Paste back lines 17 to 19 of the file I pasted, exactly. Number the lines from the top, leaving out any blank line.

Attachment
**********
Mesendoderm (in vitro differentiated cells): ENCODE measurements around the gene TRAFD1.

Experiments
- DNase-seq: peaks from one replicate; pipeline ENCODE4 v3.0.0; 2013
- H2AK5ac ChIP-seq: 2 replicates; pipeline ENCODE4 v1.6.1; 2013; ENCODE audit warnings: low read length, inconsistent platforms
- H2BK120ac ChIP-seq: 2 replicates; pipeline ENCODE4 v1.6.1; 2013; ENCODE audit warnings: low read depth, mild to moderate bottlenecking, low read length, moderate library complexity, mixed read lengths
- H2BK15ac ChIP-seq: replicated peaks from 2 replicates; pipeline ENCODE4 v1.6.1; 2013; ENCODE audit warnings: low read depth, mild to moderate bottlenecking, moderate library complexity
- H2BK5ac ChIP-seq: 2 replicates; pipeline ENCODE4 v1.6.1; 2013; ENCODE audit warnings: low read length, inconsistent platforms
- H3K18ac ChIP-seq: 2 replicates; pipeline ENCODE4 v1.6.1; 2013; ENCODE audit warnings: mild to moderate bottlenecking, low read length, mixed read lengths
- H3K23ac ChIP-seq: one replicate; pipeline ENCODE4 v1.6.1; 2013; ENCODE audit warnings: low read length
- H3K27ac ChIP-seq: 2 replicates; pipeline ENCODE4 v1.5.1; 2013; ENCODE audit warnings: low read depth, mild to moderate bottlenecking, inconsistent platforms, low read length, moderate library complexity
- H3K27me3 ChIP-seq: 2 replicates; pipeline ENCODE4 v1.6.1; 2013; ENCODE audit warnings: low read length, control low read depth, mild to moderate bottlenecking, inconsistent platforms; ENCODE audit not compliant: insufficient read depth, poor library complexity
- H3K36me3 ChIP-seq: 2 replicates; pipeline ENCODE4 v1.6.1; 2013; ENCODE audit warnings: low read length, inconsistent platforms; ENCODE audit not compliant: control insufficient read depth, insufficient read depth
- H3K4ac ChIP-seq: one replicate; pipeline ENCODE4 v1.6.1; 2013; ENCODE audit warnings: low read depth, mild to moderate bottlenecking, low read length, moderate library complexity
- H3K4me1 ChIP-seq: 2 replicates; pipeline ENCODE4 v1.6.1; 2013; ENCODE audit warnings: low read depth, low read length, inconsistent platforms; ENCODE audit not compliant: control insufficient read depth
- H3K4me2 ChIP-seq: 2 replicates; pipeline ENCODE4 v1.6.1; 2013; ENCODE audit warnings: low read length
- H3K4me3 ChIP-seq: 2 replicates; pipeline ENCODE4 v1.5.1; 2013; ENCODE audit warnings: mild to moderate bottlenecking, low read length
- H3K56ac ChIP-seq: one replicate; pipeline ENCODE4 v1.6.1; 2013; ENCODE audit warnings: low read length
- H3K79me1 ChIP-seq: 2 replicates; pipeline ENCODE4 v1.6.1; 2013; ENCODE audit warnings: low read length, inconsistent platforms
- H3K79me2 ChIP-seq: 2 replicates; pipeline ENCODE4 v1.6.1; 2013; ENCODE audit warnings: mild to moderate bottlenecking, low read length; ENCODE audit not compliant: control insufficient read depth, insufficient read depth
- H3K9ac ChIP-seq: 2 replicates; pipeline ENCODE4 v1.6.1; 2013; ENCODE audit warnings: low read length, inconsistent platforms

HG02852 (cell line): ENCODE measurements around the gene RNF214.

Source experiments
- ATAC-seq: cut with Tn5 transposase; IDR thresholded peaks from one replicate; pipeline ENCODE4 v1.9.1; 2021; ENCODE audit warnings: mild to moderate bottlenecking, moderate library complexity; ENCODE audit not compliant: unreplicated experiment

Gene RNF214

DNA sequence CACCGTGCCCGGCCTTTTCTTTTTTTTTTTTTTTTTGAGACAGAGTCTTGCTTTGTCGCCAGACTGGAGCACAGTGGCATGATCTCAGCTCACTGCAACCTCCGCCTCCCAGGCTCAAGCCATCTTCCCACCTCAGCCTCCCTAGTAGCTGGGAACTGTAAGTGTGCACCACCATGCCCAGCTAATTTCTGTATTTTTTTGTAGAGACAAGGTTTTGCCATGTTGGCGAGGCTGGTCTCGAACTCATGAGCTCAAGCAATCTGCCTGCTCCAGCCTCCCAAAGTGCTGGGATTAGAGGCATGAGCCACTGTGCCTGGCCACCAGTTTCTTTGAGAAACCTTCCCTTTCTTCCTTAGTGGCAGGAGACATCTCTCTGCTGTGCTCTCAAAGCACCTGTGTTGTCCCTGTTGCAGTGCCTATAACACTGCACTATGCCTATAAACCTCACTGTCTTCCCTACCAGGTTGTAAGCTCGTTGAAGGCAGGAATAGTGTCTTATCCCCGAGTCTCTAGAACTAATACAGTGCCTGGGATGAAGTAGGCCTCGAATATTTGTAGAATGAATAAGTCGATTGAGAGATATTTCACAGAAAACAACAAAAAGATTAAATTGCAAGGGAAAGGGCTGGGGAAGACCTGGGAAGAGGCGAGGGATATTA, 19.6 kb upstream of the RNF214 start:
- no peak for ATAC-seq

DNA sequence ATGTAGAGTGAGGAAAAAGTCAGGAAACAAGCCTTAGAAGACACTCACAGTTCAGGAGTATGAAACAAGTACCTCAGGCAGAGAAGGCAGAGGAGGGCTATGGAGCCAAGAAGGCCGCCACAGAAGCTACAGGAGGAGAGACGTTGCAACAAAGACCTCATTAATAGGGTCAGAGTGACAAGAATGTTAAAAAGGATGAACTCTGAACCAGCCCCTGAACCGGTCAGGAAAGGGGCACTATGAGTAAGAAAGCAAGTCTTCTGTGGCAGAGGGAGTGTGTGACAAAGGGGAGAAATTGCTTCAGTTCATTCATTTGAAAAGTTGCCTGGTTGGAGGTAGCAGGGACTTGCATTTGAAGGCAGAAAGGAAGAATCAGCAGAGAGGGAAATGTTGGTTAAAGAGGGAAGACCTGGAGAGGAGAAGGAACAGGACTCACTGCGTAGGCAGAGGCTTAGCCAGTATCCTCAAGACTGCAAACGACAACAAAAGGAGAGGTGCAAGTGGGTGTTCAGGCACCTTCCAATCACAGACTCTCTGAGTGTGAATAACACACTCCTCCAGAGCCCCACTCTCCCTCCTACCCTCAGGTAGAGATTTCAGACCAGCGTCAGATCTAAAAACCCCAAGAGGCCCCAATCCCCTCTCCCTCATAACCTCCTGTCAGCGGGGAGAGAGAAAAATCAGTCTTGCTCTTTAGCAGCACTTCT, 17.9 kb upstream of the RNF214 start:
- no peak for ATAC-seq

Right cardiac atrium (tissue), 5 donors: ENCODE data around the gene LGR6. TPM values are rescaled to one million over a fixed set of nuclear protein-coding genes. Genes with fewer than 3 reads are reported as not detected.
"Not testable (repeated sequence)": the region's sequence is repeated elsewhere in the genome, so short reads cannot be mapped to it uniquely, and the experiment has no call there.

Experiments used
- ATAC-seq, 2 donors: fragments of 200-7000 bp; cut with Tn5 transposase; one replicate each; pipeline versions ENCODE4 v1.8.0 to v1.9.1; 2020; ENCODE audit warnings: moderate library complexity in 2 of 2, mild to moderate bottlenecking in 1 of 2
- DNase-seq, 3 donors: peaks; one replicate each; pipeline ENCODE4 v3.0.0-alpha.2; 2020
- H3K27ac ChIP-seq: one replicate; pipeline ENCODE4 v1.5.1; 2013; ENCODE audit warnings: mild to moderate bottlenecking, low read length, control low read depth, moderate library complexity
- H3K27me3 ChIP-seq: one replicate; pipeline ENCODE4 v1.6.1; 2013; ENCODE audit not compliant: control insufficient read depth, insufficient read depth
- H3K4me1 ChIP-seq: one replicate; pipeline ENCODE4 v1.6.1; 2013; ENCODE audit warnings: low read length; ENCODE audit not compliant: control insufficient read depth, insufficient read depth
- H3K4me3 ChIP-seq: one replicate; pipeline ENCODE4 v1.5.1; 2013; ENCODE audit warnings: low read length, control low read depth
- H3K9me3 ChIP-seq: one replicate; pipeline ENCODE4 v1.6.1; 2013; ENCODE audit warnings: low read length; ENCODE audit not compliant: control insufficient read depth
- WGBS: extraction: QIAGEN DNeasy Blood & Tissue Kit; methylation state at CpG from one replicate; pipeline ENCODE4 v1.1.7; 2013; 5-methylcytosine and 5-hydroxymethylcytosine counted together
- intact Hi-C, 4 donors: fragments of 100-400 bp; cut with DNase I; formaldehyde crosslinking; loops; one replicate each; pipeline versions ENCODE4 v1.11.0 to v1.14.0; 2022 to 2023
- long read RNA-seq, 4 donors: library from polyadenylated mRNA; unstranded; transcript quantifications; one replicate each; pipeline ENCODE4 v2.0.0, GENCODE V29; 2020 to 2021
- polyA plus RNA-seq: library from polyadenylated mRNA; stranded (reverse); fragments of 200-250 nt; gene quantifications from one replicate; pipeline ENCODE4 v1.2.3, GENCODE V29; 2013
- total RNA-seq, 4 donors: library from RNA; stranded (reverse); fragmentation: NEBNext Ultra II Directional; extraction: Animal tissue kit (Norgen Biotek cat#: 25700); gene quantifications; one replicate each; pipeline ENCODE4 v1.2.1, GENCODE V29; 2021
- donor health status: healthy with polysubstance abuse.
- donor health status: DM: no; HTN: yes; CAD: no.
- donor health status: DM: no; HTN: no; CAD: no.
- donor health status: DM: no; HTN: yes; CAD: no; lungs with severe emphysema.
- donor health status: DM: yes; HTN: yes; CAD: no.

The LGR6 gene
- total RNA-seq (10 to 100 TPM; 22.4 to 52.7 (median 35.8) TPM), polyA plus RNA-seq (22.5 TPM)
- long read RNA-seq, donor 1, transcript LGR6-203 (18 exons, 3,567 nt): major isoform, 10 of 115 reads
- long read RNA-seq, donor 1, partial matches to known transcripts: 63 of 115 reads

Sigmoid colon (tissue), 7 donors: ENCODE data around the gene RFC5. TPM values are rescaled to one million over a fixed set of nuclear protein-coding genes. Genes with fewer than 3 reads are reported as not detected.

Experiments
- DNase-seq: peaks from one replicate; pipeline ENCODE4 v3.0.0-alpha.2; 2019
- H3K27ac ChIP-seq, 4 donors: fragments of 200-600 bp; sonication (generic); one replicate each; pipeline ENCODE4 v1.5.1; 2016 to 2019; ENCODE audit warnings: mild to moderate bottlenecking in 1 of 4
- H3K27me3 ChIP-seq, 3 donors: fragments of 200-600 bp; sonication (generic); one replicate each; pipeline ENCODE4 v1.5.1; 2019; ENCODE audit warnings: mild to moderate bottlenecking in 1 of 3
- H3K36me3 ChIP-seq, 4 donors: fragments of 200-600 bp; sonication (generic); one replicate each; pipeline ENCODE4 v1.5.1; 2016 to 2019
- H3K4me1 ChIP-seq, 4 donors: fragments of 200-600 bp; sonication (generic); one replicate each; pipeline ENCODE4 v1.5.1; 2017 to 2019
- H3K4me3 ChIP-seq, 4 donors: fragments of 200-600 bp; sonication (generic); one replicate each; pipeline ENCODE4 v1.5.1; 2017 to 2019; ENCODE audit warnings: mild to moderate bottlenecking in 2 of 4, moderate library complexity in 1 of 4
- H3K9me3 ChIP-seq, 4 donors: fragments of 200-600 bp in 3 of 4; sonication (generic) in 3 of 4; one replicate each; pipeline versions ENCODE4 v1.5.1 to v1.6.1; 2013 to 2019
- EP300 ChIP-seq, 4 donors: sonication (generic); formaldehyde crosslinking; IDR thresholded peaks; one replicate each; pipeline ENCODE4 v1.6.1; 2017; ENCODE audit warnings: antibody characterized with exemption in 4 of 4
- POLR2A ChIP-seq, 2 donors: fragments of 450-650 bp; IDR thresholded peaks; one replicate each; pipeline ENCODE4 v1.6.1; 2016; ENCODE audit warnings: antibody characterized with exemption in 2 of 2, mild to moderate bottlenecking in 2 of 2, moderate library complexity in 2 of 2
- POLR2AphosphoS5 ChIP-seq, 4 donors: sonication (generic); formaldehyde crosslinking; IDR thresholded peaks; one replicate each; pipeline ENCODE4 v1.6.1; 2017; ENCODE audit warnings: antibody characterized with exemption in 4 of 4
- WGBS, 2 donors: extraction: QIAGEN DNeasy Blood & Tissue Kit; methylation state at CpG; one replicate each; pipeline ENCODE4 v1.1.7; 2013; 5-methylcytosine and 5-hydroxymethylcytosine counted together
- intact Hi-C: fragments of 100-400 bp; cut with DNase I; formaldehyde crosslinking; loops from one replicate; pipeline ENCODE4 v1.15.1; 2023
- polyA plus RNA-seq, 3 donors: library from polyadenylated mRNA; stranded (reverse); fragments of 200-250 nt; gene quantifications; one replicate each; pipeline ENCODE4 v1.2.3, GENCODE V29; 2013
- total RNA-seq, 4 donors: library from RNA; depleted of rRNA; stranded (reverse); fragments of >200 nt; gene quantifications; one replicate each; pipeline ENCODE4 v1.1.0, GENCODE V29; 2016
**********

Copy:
- H3K56ac ChIP-seq: one replicate; pipeline ENCODE4 v1.6.1; 2013; ENCODE audit warnings: low read length
- H3K79me1 ChIP-seq: 2 replicates; pipeline ENCODE4 v1.6.1; 2013; ENCODE audit warnings: low read length, inconsistent platforms
- H3K79me2 ChIP-seq: 2 replicates; pipeline ENCODE4 v1.6.1; 2013; ENCODE audit warnings: mild to moderate bottlenecking, low read length; ENCODE audit not compliant: control insufficient read depth, insufficient read depth